Employees need to share files with each other, so why are companies blacklisting enterprise file sharing applications? The short answer is data security, but that doesn’t explain the entire situation.
Device management service provider Fiberlink released a study based on 2 million endpoints managed using the company’s software. The study found that only 10% of companies blacklist mobile applications and those that do are usually in the manufacturing and service industries. Among the top 10 iOS apps to be blocked are file sharing services Dropbox, SugarSync, Box.net and Google Drive.
So why do companies blacklist enterprise file sharing applications? Fiberlink’s Director of Marketing offers three drivers, in order of importance:
- Reducing data risk, specifically where corporate data can go.
- Ensuring that the device is being used for its intended purpose. For example, if a company tablet is being provided to provide a customer-facing experience, companies don’t customers to see the employee playing Angry Birds or browsing Facebook (which both make the top 10 list of blacklisted iOS apps).
- Curtailing excess bandwidth consumption, which is why Netflix makes the list.
But given that the majority of mobile devices at companies are employee-owned (remember the days of the company-owned Blackberry?), a trend that doesn’t seem to be reverting back anytime soon, you can’t blame file-sharing applications for their clashes with IT. Companies such as Dropbox, after all, were conceived as consumer products that spread like wildfire because of their ease of use and high viral coefficient (we both need Dropbox to make it useful, plus the referral bonus made sharing Dropbox valuable to users looking to get more free storage). As coworkers started sharing company materials alongside photos of the company baseball outing, IT departments got understandably worried.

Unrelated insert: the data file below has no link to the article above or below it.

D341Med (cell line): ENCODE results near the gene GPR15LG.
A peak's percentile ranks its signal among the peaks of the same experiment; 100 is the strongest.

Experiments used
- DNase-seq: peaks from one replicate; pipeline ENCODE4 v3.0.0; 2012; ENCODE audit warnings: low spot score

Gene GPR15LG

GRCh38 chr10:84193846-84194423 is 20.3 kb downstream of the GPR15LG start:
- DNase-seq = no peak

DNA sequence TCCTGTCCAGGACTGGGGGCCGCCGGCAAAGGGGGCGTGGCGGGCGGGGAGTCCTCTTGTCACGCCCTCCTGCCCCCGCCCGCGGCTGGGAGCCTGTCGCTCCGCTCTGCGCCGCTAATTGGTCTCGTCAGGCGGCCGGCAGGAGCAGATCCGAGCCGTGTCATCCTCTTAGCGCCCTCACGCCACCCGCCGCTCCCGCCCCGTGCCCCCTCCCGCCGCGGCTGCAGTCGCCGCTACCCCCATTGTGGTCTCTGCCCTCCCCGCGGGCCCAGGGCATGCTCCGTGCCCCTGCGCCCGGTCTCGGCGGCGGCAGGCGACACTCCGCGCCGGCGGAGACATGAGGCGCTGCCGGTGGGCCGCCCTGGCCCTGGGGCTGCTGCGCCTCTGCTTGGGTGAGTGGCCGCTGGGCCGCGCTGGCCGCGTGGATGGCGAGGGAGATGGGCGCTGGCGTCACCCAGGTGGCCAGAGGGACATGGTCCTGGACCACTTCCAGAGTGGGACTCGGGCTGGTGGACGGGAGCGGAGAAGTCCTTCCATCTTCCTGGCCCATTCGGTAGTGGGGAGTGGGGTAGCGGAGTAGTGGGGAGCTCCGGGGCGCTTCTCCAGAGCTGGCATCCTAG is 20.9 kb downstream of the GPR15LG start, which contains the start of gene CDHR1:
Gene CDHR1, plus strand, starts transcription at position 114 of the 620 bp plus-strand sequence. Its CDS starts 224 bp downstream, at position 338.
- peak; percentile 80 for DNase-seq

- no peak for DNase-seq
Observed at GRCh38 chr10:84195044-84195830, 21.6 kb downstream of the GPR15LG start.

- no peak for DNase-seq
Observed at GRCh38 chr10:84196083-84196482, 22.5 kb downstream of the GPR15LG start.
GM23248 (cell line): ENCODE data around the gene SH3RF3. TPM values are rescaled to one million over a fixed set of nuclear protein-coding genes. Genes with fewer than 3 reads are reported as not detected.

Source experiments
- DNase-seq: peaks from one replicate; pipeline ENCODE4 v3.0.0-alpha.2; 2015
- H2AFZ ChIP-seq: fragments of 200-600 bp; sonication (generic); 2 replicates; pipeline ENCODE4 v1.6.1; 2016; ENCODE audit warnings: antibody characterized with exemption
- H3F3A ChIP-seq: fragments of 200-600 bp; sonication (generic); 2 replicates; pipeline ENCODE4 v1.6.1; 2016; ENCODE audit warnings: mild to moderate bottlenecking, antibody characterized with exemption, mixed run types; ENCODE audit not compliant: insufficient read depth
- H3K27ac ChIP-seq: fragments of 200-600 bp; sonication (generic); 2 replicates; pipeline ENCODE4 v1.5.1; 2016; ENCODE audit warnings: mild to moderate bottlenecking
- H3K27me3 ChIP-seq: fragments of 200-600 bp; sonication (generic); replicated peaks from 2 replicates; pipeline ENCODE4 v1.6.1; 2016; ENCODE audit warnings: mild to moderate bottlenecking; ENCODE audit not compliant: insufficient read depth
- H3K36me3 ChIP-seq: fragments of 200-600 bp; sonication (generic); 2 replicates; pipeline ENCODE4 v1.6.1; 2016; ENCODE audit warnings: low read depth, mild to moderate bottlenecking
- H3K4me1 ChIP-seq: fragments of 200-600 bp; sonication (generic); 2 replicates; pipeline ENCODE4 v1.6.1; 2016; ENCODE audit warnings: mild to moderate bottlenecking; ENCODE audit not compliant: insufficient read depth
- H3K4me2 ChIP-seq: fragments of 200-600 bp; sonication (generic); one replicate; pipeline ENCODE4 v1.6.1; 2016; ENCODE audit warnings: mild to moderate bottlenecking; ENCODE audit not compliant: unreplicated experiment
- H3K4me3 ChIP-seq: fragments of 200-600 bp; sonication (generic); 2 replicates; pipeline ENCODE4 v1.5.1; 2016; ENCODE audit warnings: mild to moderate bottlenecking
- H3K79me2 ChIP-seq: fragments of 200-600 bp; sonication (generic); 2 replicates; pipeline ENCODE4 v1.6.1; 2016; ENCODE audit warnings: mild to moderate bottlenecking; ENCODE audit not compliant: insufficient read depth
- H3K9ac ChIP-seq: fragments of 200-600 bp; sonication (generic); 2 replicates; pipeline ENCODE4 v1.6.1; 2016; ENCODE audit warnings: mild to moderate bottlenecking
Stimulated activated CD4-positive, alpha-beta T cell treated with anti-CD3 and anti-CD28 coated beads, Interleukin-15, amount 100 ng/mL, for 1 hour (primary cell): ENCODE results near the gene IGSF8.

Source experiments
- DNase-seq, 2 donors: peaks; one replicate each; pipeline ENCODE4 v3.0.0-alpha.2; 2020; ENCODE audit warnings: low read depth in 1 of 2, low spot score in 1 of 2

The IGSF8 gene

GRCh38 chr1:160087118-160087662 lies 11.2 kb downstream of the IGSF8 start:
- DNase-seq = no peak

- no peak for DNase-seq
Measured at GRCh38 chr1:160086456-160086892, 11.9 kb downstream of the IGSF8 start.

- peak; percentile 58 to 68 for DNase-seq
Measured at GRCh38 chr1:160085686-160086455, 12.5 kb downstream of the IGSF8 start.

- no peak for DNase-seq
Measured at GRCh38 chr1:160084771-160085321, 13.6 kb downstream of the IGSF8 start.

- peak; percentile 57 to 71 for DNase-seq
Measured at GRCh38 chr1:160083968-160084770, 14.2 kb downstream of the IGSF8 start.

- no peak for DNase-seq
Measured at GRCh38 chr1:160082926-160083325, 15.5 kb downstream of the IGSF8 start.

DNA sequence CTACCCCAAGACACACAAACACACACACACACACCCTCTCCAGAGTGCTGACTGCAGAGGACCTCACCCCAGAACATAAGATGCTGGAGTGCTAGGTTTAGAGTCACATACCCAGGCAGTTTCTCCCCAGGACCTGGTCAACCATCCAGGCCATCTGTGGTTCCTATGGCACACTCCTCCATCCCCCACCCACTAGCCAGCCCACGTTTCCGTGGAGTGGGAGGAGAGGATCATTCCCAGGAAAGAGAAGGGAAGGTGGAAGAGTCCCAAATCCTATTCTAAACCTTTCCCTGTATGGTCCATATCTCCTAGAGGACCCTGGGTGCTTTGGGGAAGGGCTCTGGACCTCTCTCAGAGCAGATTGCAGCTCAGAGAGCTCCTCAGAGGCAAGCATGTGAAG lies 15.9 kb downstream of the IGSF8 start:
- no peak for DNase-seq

Other file-sharing applications, like Microsoft’s SharePoint, while conceived for the enterprise and holds the distinction of Microsoft’s fastest growing product in company history, isn’t without its own IT governance challenges. If your company has too many SharePoint projects that aren’t centrally coordinated, you can probably understand where these challenges originate.
As the business side of the organization continues to give the IT department headaches, the front line employees will continue to seek out the easiest, most convenient way to access information to help make that sale or to share files within the company. It will be up to IT departments to proactively guide the business side as to what applications solve the need to provide data security and governance while providing ease of use to reps in the field.